The gay and lesbian community, a group often overlooked by traditional bank and financial services marketers, is getting attention from a new type of provider.
The assets there are substantial, according to Walter B. Schubert, the founder and chairman of Gay Financial Network, a New York-based Internet company that serves as a bridge between gays and lesbians and companies sensitive to their financial needs.
It is widely assumed that up to 10% of Americans are homosexual. "I estimate that every year the U.S. gay and lesbian population contributes $15 billion to $17 billion in IRA deposits alone," Mr. Schubert said.
Established in October, Gay Financial Network provides news and information on financial issues to nearly 120,000 people. The company also marks a milestone in a personal journey by Mr. Schubert, 42, who in 1994 became the first openly gay member of the New York Stock Exchange. He is the third generation of Schuberts to hold a Big Board seat.
This month Gay Financial Network struck a deal with a division of Boston-based Fleet Financial Group to provide access to on-line securities trading. U.S. Clearing, part of Fleet's Quick & Reilly securities subsidiary, charges $14.95 a trade and offers access to some 3,000 mutual funds, including 700 no-load portfolios. The deal involves revenue-sharing between Fleet and Gay Financial Network.
"Many gay Americans walking in off the street to the local branch office of a bank or broker are afraid to identify themselves directly or indirectly as gay," Mr. Schubert said.
Gay Financial Network was established to bring such people to companies that are friendly to their financial needs.
Along with its Fleet agreement, Gay Financial Network also has advertising deals with Conseco Inc. and General Motors Acceptance Corp., connecting members to information on annuities and mortgage services, respectively.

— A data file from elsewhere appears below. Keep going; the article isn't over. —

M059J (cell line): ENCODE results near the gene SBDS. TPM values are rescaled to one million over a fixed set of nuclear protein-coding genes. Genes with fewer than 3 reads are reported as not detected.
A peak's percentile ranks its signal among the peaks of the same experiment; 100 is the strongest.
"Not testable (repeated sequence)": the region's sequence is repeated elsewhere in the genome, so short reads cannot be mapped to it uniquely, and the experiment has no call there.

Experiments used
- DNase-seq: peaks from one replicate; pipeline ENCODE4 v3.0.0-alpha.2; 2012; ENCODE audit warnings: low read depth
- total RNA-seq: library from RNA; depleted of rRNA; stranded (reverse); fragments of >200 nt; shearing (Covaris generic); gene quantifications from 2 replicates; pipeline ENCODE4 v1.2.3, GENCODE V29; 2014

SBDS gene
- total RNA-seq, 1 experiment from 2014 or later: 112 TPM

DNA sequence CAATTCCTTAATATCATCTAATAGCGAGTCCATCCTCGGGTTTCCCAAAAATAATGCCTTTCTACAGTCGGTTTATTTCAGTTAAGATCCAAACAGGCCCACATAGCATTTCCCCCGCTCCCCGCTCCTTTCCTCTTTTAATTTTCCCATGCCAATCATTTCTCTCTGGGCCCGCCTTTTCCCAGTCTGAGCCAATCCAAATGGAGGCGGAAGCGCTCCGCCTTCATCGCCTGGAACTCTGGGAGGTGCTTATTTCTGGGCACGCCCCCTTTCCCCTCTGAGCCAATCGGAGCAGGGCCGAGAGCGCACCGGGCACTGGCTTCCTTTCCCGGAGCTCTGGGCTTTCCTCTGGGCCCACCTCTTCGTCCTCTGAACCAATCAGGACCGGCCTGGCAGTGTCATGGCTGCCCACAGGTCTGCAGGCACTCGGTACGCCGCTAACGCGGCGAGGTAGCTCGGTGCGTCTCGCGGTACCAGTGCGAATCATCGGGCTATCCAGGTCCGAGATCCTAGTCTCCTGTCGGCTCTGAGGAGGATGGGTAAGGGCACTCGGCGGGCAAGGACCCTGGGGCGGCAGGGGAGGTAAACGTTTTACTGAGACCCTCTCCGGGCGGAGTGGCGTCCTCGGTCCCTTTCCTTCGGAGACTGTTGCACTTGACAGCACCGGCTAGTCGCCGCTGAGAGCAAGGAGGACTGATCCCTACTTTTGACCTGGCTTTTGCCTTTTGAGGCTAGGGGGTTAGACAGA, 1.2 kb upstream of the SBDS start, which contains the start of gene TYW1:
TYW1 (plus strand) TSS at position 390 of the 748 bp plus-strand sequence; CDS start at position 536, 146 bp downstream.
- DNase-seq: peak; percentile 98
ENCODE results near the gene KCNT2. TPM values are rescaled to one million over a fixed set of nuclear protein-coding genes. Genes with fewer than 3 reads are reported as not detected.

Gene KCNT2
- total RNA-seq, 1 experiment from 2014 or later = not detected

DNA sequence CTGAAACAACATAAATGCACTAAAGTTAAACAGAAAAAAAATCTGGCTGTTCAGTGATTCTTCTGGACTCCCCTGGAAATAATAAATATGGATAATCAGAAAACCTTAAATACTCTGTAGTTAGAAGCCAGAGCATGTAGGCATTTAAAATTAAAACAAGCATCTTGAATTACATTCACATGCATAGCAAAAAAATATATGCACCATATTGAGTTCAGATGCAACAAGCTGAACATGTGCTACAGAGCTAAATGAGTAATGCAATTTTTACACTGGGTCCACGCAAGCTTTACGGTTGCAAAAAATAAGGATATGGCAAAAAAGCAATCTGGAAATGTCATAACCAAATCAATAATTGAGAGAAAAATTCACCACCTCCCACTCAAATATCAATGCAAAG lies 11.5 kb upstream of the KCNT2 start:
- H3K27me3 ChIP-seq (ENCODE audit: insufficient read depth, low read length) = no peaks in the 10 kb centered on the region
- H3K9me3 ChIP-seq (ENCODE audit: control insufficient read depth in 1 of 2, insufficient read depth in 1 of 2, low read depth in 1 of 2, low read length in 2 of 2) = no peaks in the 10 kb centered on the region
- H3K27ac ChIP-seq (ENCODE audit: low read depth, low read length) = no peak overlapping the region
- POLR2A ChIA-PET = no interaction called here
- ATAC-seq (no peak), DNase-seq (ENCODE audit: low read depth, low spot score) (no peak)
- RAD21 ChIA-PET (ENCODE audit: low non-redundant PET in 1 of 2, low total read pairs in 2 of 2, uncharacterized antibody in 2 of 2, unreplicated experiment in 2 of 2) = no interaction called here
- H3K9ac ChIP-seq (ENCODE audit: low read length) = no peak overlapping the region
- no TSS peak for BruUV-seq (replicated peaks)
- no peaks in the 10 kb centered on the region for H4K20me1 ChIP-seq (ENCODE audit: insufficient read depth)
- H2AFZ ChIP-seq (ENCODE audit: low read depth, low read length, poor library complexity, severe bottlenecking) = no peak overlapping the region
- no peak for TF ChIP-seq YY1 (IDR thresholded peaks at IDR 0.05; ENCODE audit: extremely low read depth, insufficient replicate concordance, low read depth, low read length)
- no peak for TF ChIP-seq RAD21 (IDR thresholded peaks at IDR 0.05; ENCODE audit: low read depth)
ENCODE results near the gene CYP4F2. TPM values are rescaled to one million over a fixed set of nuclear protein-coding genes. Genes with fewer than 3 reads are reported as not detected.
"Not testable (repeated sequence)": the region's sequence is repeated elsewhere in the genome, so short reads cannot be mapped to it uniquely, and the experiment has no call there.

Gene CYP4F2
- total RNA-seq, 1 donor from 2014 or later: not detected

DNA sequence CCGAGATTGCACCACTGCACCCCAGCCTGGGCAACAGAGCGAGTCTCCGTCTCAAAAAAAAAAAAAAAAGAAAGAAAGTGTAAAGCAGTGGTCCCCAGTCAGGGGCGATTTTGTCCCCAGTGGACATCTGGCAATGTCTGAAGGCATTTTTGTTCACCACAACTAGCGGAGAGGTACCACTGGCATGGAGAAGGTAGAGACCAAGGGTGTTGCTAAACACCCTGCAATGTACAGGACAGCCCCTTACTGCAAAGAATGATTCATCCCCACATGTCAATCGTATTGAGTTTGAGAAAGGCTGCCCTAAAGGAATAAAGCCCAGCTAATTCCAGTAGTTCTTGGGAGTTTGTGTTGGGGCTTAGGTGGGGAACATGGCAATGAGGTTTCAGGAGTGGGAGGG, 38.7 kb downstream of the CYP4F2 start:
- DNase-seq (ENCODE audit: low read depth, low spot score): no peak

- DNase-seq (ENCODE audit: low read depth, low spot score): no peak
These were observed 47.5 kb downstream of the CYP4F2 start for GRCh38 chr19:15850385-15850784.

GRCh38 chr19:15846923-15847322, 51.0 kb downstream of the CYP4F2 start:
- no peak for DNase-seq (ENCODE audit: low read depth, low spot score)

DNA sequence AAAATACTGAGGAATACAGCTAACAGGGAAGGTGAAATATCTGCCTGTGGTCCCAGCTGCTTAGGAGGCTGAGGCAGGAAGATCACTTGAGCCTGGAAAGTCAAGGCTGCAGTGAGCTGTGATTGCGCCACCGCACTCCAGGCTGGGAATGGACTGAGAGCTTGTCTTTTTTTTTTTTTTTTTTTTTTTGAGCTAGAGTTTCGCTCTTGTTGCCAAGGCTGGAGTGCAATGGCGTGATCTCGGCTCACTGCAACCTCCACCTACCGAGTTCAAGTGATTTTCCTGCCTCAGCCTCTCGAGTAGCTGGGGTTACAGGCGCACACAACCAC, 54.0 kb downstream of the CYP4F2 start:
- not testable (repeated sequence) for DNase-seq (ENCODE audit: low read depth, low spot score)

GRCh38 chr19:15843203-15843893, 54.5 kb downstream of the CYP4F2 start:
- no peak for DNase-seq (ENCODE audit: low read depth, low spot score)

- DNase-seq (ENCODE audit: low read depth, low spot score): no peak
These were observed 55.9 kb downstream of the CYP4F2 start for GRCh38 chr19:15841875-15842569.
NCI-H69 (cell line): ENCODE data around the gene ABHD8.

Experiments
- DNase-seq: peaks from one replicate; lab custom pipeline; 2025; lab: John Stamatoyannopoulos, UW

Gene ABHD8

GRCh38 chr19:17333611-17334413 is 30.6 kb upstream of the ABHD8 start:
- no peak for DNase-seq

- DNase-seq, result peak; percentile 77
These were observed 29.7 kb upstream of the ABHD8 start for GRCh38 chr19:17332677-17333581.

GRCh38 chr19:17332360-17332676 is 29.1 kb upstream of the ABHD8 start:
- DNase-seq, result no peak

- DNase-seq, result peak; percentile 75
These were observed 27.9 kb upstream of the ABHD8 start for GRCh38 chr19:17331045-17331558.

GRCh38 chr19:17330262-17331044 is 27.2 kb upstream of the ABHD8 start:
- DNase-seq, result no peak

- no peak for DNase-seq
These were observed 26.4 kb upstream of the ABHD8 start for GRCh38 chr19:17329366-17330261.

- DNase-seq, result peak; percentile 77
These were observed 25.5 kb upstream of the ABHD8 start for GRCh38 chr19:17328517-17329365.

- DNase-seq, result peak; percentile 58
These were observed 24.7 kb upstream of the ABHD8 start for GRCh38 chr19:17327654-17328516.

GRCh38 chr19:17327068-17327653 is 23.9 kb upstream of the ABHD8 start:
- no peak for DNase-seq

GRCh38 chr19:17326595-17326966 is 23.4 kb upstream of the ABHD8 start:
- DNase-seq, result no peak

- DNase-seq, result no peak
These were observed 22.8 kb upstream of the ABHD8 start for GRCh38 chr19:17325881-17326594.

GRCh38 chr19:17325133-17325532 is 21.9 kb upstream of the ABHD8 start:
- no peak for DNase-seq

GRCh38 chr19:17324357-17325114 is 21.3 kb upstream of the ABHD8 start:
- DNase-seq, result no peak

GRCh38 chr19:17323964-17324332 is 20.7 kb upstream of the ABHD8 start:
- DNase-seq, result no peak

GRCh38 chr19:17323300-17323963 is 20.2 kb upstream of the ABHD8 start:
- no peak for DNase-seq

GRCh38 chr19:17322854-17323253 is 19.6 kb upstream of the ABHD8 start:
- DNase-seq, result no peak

Gay Financial Network is in talks with two other large banks about providing services, including trust and estate planning, Mr. Schubert said. Estate planning can be particularly difficult for same-sex couples who cannot legally marry. In many cases, the surviving partner is left in a legal wrangle with blood relatives of the deceased, who may not have been in contact with the dead person for years, Mr. Schubert said.
"To maximize your investment potential, you have to be able to tell your story, you have to be able to feel comfortable and sit down with an investment professional who is also comfortable with you as a gay person," Mr. Schubert said.
To that end, it was important that Fleet be sensitive to issues affecting the gay community, he said. Gay Financial Network will provide sensitivity training for Fleet employees, because all inquiries will be handled by a Fleet call center.
For Fleet and U.S. Clearing, Gay Financial Network provides access to a new pool of customers, said Pascal J. Mercurio, the chairman of Fleet Securities and U.S. Clearing.
Fleet adds Gay Financial Network to a roster of roughly 390 clients in its securities clearing business.
But Gay Financial Network is not the only company looking to the gay community. American Express Co. has target-marketed credit cards and financial advice to gays since 1996.
Of Amex's 10,000 financial planners, who act as independent contractors, nearly 500 target the gay market, said Margaret Vergeyle, a vice president of marketing.
"Clearly, the gay and lesbian community was served by everybody, but whether they were fully served is another question," Ms. Vergeyle said.
Steven Dunlap, co-founder of G&L Bank, a gay-focused Internet bank based in Pensacola, Fla., has studied the market since 1993. G&L Bank received its federal thrift charter this month and is preparing for an October opening.
According to Mr. Dunlap, the average annual income of individuals filling out surveys on G&L's Web site is above $100,000, and as many as 11,000 people have said they plan to sign up for the banking operation when it goes live. The bank plans to add to its full banking menu such services as estate planning and trust.
G&L will be headed by G.K. Griffith, a former retail banker from the old NationsBank, and it will be the first national bank serving the gay and lesbian community, Mr. Dunlap said.
Mr. Dunlap said he believes G&L does not face much competition from the big U.S. banks, which, he said, tend to farm out gay-focused financial services to one or two individuals in their private banking divisions. And some banks would not want their mainstream clientele to get wind of a gay outreach program for fear of losing customers, he said.
At one South Florida community bank, Mr. Dunlap said, a banker who put effort into winning gay clients had his wings clipped.
"The attitude is: As long as you keep it in the closet you can bank these people," he said. He declined to name the bank.
But financial services companies are beginning to recognize the opportunities in the gay community, Mr. Schubert said.
"Five years ago at the Gay and Lesbian Business Expo in New York, there were no financial services companies displaying their products and services," Mr. Schubert said. "Today you'll see the gamut."